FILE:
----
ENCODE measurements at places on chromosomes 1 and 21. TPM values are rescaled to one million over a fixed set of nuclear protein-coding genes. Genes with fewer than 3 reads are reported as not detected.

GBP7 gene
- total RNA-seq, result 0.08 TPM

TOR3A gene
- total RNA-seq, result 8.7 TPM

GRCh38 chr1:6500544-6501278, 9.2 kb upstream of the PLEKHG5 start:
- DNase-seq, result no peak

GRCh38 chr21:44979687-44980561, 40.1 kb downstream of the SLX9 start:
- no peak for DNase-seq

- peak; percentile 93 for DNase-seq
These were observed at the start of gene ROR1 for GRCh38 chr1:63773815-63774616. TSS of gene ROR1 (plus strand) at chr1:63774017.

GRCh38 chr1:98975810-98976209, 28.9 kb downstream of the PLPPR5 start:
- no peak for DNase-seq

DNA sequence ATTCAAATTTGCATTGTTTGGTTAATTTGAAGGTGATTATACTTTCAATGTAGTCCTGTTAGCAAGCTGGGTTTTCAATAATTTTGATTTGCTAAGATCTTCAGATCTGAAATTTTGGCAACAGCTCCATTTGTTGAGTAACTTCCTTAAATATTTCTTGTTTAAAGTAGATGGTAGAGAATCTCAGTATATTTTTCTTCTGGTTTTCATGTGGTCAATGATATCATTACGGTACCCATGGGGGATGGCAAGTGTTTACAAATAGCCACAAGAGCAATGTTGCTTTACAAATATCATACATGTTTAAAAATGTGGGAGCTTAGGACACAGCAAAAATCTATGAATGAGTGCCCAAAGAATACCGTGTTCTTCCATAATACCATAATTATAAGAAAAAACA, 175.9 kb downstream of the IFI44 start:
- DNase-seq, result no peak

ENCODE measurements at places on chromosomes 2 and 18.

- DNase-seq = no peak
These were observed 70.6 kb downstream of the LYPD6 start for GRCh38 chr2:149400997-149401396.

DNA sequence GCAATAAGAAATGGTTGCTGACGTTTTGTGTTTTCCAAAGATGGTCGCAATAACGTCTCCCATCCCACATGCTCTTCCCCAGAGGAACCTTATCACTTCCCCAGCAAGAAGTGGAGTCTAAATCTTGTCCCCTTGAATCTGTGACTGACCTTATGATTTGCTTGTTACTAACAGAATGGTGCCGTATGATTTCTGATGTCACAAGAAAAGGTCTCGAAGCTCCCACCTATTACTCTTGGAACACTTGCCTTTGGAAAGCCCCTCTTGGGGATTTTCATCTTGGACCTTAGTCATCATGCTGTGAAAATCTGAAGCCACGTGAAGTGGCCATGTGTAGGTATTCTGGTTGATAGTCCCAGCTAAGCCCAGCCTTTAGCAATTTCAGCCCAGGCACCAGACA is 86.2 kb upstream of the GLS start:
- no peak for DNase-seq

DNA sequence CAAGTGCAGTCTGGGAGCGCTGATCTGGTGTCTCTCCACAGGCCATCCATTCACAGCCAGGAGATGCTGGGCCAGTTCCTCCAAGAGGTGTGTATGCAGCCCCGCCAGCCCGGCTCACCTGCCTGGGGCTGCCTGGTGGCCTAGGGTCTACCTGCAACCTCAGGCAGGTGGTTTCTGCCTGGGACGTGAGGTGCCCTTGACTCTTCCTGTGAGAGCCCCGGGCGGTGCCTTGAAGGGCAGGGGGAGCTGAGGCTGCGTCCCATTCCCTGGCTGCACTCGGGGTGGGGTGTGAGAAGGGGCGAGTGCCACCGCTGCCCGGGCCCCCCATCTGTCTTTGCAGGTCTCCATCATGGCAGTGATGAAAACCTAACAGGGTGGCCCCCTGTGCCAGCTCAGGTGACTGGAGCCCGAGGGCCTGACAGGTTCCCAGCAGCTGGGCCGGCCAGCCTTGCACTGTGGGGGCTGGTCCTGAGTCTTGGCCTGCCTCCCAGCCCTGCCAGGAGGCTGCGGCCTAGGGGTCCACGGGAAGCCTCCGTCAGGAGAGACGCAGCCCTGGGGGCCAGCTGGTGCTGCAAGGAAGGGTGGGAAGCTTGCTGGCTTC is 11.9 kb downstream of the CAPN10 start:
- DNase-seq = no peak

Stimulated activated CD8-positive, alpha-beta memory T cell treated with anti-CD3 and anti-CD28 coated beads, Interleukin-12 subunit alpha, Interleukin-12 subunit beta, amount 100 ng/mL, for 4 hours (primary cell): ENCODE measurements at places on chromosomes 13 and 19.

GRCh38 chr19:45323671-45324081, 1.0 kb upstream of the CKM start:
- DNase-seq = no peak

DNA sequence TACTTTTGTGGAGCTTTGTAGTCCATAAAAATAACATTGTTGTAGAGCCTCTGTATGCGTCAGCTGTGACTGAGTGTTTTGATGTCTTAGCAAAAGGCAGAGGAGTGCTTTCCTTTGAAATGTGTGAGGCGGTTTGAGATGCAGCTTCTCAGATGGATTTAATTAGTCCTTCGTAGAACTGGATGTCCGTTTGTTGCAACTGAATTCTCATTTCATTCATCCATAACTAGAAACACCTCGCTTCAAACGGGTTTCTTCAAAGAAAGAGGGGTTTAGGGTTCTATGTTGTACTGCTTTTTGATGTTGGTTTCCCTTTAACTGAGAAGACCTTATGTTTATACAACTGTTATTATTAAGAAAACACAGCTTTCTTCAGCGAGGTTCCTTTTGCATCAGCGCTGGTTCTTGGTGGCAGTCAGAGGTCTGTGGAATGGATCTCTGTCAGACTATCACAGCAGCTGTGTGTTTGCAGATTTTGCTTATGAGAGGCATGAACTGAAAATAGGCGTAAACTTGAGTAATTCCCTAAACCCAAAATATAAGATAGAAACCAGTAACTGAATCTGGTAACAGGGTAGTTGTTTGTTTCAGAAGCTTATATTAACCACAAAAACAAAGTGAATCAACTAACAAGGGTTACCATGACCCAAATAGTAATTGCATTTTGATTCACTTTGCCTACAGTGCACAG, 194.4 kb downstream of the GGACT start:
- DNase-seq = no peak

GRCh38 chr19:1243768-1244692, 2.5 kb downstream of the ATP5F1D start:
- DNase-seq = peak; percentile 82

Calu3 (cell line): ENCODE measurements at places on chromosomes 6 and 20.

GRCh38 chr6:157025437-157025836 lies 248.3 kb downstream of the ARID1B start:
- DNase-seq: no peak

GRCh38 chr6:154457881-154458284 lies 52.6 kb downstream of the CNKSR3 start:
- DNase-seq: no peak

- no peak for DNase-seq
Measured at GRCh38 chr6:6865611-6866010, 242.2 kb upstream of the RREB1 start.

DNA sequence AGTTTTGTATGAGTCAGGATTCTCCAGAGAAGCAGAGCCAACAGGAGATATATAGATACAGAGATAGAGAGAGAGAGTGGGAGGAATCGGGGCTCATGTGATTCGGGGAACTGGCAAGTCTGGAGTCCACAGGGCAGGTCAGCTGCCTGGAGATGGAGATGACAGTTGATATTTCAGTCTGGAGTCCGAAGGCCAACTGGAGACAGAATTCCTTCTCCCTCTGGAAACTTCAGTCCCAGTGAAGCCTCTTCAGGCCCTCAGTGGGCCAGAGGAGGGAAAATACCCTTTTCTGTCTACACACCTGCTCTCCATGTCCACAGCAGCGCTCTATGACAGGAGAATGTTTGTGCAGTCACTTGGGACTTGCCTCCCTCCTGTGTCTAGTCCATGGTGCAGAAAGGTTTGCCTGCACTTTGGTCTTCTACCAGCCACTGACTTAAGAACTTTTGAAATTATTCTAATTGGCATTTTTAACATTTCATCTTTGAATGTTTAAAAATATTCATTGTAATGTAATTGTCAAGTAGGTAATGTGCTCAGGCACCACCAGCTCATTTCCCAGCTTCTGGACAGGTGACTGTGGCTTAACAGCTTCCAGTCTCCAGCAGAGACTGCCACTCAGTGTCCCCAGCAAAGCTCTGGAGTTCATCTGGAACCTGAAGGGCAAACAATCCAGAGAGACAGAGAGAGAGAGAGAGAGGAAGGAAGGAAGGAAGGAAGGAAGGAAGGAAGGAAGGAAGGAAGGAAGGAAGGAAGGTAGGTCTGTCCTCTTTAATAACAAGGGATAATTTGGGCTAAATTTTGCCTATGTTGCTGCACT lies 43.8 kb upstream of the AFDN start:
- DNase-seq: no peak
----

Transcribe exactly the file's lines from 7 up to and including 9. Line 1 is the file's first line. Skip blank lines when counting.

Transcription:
- DNase-seq, result no peak

GRCh38 chr21:44979687-44980561, 40.1 kb downstream of the SLX9 start:
- no peak for DNase-seq